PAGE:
This is an excellent piece on being able to influence those above you hopefully in the right direction. In one of the responses you mention having a strong leader teaching him/her or mentoring him to be a strong leader. From below how do you convince him/her that they need to learn to be strong leaders? And in agreement with Eric timing is everything.

    • http://Chrislocurto.com Chris LoCurto

      You have to be in a place where you can influence them. Without that, you can’t.

  • Anonymous

    Odd question, where can someone take the DISC profile? Free?

  • http://ericspeir.com/ Eric Speir

    One of the first things I do is know the right time and place when to talk to them. You can have the right idea at the wrong time and still be wrong! It helps to know your leader well enough that you can talk to them. My leader is a strong leader but I’ve failed on presenting ideas because I did it at the wrong time.

    • http://Chrislocurto.com Chris LoCurto

      Timing absolutely matters!

      • http://ericspeir.com/ Eric Speir

        I’ve learned that lesson more than once the hard way. Now that I understand it I can use it to get more done.

  • http://twitter.com/tbric Tom Brichacek (@tbric)

    Good advice Chris. I might add, have the “team” take the DISC profile so they know where everyone is coming from. I would tell the boss that this will help everyone in the company communicate with each other more effectively. He will hear a win/win.

    • http://Chrislocurto.com Chris LoCurto

      Absolutely!!!

  • Chris Johnston

    Similar to Ted’s reply, can you really change the DISC spots on the leopard?

    I understand it’s possible, but usually only after a significant emotional event. IE a high D might be more likely to be a stop and smell the roses type person after a significant health scare or the loss of someone deeply important to them. It’s more a response to trauma than the will to change. I’ve only seen one other instance of that significant change and that was the equivalent to someone reaching the top of the Maslow’s pyramid. The self actualization made a High D person slow down and be less driving, more forgiving and more moderate in how they approach life. .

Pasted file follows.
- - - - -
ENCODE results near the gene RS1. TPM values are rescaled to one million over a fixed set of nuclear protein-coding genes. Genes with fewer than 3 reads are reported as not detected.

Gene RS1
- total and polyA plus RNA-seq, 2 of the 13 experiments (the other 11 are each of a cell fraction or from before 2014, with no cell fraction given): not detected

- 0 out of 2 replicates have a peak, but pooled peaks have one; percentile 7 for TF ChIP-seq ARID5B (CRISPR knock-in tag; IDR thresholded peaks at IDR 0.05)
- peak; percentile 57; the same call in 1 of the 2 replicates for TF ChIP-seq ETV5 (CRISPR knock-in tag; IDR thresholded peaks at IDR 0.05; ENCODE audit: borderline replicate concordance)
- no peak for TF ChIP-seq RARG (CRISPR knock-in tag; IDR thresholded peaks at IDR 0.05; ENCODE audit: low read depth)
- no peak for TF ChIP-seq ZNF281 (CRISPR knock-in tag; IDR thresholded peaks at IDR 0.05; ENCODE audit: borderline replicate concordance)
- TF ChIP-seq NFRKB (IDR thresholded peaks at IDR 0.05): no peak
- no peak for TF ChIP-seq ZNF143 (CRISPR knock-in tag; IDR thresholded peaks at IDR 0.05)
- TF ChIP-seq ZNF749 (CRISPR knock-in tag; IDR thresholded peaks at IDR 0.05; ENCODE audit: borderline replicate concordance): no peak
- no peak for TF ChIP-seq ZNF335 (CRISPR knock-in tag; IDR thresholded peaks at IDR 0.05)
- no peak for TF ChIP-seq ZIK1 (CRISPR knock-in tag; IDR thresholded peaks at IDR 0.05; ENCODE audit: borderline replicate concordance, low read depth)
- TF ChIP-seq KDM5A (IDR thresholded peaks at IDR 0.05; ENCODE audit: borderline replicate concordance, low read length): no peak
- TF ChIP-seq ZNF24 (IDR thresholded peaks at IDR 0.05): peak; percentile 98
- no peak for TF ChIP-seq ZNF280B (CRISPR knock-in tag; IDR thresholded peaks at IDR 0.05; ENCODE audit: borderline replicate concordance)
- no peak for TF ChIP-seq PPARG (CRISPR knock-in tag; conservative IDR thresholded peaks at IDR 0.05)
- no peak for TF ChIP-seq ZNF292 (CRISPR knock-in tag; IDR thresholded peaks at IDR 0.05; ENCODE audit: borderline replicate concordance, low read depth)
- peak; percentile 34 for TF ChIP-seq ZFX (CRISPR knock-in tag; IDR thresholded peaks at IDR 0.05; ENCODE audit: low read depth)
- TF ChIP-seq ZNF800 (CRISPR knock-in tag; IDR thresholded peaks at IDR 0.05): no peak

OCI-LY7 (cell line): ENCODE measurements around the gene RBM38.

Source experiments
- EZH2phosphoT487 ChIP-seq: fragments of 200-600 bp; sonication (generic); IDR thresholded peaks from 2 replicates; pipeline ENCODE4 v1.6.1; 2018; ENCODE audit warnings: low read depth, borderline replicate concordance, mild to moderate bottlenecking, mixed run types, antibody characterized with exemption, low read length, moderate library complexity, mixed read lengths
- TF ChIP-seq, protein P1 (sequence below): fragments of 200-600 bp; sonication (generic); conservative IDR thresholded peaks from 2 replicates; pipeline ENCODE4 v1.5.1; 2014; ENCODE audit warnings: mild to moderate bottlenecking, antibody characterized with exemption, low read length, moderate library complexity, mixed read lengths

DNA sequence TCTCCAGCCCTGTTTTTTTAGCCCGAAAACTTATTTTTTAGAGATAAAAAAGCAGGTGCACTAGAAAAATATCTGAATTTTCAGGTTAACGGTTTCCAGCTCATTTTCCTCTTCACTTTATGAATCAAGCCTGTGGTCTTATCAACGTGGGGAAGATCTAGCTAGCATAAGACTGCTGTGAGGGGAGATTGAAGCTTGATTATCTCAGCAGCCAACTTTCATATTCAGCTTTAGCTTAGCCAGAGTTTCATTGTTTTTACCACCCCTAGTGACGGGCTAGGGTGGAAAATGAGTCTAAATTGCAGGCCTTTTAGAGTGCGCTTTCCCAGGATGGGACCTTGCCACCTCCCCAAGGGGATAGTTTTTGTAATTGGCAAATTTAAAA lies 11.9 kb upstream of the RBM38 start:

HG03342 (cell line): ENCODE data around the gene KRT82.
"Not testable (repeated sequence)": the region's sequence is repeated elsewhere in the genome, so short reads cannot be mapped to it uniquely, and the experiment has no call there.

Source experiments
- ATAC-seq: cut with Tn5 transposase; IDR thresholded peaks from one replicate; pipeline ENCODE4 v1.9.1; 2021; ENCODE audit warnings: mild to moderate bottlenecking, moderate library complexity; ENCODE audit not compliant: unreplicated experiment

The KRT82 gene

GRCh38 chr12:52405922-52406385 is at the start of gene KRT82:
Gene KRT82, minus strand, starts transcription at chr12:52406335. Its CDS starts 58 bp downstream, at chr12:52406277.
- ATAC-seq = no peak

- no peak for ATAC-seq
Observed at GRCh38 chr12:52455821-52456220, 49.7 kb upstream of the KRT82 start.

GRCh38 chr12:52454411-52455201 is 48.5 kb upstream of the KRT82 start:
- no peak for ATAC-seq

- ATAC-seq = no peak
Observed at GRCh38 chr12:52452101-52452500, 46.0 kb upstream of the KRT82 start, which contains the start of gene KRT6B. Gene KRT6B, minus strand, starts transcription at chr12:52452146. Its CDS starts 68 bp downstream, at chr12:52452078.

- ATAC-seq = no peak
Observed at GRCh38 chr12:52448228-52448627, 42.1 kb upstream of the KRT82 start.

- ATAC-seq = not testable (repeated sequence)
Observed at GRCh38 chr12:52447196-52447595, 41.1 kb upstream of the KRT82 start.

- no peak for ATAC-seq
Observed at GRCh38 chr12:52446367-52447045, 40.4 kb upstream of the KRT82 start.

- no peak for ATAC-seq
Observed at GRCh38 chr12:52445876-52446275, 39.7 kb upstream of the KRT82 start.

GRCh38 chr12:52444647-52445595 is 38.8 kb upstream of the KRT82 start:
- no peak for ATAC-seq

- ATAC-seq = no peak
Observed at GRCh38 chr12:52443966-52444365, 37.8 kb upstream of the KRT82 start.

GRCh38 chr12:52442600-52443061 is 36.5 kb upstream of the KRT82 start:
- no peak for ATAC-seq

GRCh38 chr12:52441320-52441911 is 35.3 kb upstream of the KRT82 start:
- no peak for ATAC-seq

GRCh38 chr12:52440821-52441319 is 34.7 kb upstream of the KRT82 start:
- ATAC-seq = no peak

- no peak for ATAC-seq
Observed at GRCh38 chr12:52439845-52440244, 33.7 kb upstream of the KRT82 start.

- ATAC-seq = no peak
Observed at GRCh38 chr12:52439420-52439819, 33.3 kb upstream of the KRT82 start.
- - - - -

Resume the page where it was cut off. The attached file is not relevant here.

But for the life of me, I’ve not seen an S person move to a D.

    • Chris Johnston

      Forgot to add, the WSJ on Monday had an excellent series of articles on leadership and team members. For those who have access to them, it’s worth the read.

    • http://Chrislocurto.com Chris LoCurto

      It’s all about maturity on both parts. I’ve seen mature S’s move all personalities when they are keenly aware of their weaknesses.

      • Chris

        What happens when stronger personalities push back if the natural tendency is to avoid conflict? Also, do you have any well known examples that could be researched/contacted to be used as mentoring example(s)?

        • http://Chrislocurto.com Chris LoCurto

          If they aren’t mature, they will do one of two things: avoid the conflict and try and talk their way through the process for a couple of hours, or explode if they feel they have been backed into a corner. Neither is good.
          As for a public example, that’s a great question. I’ll have to try and thing of one. None come to mind right now.

          • Chris Johnston

            Appreciate that search. I believe it will be helpful if the experiences of those people can be tapped into.

            But not being able to think of someone sort of goes back to my original comments that it’s difficult for a leopard to change their spots. Except in cases of a significant emotional event or self actualization. And my experience has always been that it usually is a high D morphing into something less driven and more laid back. Not the reverse.